The first argument is rather charming, in a musty sort of way. It reminds me of Late Medieval and Early Renaissance scholars, pondering the ruins of the Ancient World. “The Ancients were Giants among Men!” goes this line of thinking. “How can we hope to match their achievements? They built the Pyramids! They wrote the Illiad! They somehow managed to sell their products and services without resorting to unsolicited email!” How were such ingenious feats possible? I suppose Mr. Kenton is free to argue that the small businesses of 2003 are demonstrably more stupid and feeble than the small businesses of 1993. I guess I just have considerably more faith in the American entrepreneur than he does.

The second argument brings to mind another analogy. Imagine a large freshwater lake that is ringed by a number of small towns, each of which is dumping its wastewater into the lake. The water is becoming undrinkable, and something has to be done. Let’s say that the citizens of Springfield pass a law banning the dumping of untreated water into the lake. Now imagine you’re at a council meeting at one of the other towns, debating the merits of the brand-new Springfield law. A man stands up and says, “Why the heck should we ban the dumping of wastewater? Even if we do, they’ll still be doing it in Shelbyville!”

And so the argument goes. If you make a strict law banning unsolicited email in California, the spammers will just move out and spam us from somewhere else, like Nebraska. If Nebraska passes an equally strict law, then the spammers will run off to Europe. Except wait-a-minute — the European Union already has a strict anti-spam law. Okay then, they’ll set up shop in China and Russia…

But see, the problem with being Shelbyville (oops, I mean China and Russia) is the following: once the majority of people recognize a problem and start to agree on legislation for solving it, they tend to get annoyed with groups of people who don’t follow suit. And ve hav vays uv making you follow suit. In the world of Springfield and Shelbyville, this means honking and giving the finger to Shelbyville drivers as you pass them. In the world of international relations, it means something else, like angry communiques and threats of trade sanctions. If you want to participate fully in the world economy, the other countries have mechanisms for applying pressure until you bring yourself up to international standards. True, these mechanisms are slow and imperfect. But the issue in this case is whether such laws can spread fast enough to prevent email as a mode of communication from melting down completely. The issue certainly isn’t about whether we should waste our time dithering and whinging and making excuses for our own bad behavior.

Of course the main hole in the international-pressure strategy would be countries that have zero interest in participating in anything, like North Korea. Well, that’s North Korea for you. Seriously, if all the spammers flee to North Korea, good riddance. Plus, think about it: wouldn’t you rather North Korea based its economy on spamming than on global extortion and the manufacture of weapons-grade plutonium for sale? Seems like a good trade to me.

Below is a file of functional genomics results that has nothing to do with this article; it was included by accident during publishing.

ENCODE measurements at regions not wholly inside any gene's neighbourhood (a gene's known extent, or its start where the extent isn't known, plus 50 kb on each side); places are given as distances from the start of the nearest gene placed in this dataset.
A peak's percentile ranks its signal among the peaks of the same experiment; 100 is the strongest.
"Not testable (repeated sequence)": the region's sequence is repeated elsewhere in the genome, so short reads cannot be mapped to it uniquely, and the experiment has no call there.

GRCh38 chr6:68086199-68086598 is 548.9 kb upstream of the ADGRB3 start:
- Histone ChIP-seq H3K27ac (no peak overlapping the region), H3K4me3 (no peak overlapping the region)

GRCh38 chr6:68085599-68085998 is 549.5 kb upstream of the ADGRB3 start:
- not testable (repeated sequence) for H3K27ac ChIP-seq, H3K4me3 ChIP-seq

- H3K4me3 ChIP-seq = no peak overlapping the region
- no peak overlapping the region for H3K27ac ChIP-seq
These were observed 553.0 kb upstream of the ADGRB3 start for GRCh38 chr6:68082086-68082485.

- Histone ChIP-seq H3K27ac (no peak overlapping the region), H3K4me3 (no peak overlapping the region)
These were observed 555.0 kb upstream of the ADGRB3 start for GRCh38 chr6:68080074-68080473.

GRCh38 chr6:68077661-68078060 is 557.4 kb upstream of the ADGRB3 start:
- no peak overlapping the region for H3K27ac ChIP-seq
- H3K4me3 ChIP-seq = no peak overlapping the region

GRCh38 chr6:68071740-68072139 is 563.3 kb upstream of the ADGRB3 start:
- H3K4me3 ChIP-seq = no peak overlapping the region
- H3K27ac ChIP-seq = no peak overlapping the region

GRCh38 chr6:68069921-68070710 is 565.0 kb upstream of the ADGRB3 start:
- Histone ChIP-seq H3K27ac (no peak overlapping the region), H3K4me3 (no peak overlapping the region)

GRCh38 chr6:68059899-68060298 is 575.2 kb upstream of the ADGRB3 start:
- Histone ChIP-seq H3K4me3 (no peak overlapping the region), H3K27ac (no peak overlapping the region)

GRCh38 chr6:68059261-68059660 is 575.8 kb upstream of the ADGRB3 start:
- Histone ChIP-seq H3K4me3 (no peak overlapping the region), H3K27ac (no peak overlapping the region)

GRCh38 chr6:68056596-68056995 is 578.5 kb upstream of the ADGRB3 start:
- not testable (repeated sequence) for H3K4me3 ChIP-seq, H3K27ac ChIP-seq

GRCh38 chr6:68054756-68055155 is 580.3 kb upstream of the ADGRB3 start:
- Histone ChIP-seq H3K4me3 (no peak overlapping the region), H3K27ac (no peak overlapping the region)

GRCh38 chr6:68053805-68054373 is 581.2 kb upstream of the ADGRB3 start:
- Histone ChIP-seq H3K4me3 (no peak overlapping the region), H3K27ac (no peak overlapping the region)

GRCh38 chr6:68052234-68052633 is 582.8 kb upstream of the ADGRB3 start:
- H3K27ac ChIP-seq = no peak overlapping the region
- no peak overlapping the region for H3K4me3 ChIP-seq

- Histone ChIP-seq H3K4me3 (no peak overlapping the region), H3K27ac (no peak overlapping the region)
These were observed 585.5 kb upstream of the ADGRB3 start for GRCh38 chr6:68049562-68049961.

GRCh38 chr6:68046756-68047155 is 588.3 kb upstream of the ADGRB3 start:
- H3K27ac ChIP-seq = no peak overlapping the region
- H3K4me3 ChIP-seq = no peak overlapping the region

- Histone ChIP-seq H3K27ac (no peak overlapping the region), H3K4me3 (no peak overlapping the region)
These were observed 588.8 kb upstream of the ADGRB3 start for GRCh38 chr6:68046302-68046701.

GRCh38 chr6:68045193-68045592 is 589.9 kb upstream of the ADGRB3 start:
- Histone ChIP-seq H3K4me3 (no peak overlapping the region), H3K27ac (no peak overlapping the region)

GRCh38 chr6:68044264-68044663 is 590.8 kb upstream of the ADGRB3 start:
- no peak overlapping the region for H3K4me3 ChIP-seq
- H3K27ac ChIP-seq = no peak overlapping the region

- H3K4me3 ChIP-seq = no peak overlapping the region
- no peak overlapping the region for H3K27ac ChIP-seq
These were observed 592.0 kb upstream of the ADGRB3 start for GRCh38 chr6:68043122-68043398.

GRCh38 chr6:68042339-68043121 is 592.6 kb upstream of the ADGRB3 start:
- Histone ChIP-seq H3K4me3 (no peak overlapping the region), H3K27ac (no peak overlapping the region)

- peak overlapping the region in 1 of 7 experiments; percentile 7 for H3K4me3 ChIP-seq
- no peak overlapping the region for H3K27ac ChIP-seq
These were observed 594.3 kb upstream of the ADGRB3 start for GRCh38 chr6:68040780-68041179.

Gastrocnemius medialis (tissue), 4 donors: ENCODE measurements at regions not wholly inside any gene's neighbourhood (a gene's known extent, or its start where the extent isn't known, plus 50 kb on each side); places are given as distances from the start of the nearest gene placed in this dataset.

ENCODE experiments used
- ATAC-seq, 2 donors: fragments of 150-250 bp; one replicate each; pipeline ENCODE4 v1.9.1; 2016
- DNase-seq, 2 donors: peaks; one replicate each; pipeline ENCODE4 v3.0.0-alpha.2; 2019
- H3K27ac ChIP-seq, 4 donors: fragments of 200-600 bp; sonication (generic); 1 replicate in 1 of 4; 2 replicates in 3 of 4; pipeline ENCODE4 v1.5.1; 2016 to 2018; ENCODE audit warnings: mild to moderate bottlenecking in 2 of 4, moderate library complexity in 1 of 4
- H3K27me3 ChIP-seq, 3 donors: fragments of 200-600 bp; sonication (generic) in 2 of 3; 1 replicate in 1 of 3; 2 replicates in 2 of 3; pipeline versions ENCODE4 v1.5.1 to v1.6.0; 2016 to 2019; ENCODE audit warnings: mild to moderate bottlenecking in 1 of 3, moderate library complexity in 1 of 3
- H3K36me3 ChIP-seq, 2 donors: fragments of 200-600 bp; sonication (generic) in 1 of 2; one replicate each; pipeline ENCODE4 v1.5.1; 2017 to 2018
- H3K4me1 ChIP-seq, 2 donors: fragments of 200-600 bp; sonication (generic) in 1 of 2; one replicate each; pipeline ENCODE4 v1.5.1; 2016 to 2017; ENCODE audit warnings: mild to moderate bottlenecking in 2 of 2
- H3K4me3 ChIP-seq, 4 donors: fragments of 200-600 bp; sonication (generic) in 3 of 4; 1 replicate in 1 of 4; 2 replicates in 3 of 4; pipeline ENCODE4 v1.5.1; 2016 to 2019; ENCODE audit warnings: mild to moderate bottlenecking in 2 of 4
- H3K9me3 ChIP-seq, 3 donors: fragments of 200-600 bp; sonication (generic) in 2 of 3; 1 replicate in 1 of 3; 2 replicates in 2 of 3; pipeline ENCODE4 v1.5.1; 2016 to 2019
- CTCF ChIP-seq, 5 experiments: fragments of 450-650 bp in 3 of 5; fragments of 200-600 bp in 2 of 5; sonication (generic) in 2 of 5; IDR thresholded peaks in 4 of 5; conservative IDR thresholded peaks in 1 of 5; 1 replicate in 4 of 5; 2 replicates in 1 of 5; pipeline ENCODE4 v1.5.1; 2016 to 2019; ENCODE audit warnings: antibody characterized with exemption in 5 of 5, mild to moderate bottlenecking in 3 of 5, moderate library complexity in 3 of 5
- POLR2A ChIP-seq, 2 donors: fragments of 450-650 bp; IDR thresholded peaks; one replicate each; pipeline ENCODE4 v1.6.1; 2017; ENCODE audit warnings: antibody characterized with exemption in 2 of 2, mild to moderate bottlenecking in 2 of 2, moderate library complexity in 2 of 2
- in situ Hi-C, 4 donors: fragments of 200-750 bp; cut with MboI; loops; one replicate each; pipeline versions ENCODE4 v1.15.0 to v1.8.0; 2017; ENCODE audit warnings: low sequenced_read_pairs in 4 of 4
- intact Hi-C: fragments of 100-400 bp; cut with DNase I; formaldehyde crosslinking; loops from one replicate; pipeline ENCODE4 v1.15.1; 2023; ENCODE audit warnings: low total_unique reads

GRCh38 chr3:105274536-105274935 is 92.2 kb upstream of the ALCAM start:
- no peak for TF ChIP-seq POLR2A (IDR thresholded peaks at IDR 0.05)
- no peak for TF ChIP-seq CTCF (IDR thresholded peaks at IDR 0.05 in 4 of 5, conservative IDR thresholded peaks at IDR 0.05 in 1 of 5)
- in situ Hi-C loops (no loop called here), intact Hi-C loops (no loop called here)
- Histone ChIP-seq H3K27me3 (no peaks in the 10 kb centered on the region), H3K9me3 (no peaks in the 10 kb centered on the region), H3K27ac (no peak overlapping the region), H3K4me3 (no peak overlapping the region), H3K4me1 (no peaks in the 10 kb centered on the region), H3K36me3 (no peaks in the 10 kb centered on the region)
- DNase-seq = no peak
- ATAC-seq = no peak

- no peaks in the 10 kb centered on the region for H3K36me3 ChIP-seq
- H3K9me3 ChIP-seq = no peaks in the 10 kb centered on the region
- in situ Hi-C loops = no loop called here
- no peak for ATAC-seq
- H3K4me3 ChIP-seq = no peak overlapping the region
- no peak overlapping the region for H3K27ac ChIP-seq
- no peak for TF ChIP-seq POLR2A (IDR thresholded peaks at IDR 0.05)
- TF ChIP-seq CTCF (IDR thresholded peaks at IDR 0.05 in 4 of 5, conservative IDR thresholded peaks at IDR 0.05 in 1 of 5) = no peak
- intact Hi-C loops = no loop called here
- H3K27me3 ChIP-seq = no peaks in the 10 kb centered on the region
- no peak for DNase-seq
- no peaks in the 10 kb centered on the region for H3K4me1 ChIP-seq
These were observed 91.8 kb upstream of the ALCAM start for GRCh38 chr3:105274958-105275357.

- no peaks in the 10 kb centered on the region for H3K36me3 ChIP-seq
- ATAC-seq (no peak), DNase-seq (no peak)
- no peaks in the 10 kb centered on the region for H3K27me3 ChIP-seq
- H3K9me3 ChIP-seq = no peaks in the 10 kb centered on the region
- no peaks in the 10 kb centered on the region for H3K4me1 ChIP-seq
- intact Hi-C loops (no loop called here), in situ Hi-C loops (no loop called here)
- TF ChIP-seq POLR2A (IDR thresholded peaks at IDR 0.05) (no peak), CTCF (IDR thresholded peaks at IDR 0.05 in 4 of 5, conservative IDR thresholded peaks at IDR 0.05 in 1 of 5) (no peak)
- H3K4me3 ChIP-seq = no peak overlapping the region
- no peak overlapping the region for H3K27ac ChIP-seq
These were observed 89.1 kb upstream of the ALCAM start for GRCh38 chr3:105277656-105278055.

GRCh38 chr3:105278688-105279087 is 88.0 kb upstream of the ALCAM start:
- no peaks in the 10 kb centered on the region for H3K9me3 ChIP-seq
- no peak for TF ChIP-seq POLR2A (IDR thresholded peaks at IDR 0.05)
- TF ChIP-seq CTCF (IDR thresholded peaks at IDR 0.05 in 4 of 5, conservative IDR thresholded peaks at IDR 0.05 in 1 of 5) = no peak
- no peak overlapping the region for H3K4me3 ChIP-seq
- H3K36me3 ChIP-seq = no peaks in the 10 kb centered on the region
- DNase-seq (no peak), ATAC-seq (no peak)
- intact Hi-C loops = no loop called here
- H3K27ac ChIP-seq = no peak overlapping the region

Then again, the United States also seems to be immune from this sort of international pressure. So okay, forget what I said above, maybe this strategy isn’t so smart after all. But let’s look at the bright side… won’t it be fun when China and Russia are lecturing us about being the world’s haven for criminal spammers? I, for one, will at least take comfort in the fact that they won’t be over here in California.

1. Probably, assuming I’m disinclined to steal background graphics from

The MARQUEE Element: Revolutions

Yes, the Matrix stylesheet is back, baby![1]

This Halloween, Marnie and I carved jack-o-lanterns and everything, but no trick-or-treaters showed up at all. It sucks living in an apartment building. We even left a little trail of jack-o-lanterns leading up the door, but no dice. I think we probably scared off the kids, if anything. “Now son, don’t go trick-or-treating at the place of the Evil Apartment People… they’re just trying to lure you in to their laboratory.” Anyway, now between my birthday cake and the uneaten candy, I have a serious excess of chocolate in the house. I guess I’ll take the candy to work, where it will be appreciated by a rather different set of costumed children.[2]

Anyway. I’m trying to stay off this Markup stuff for a little while, but I couldn’t let this pass. Late last week Dave Hyatt[3] decided to add support for the <marquee> element to Safari (presumably in the upcoming Safari 1.2). Coincidence? I think not. Oh sure, in his comments Dave mumbled something about wanting to support certain prominent Asian websites where <marquee> has proved popular, blah blah blah. But we all know what the real reason was. Now if Dave would just add support for the <blink> tag, Safari would surpass Mozilla and reach the exalted ranks of Opera, the only browser in the world currently able to display the Page of the Damned in all its unholy glory. You don’t want Opera to beat Safari on this point, do you Dave? Especially after they said those mean things about Safari

Ah, there’s nothing more fun than stirring up trouble on a Monday morning. You know, this site really is becoming a repository of pure evil. People are already starting to use the Page of the Damned as an example of the <marquee> element; soon I’ll completely corner the competitive <marquee> market, just as I have for cursed frogurt. Yes… everything is proceeding as I have forseen.

1. Not seeing the new stylesheet? Take the red pill, reload the page… and free. Your. Mind.

2. Must keep the demonic engineers well-fed with sugar… or there will be… trouble…

3. I’m never sure — is Dave the lead Safari rendering engine developer? The only Safari rendering engine developer? Or just the only famous one?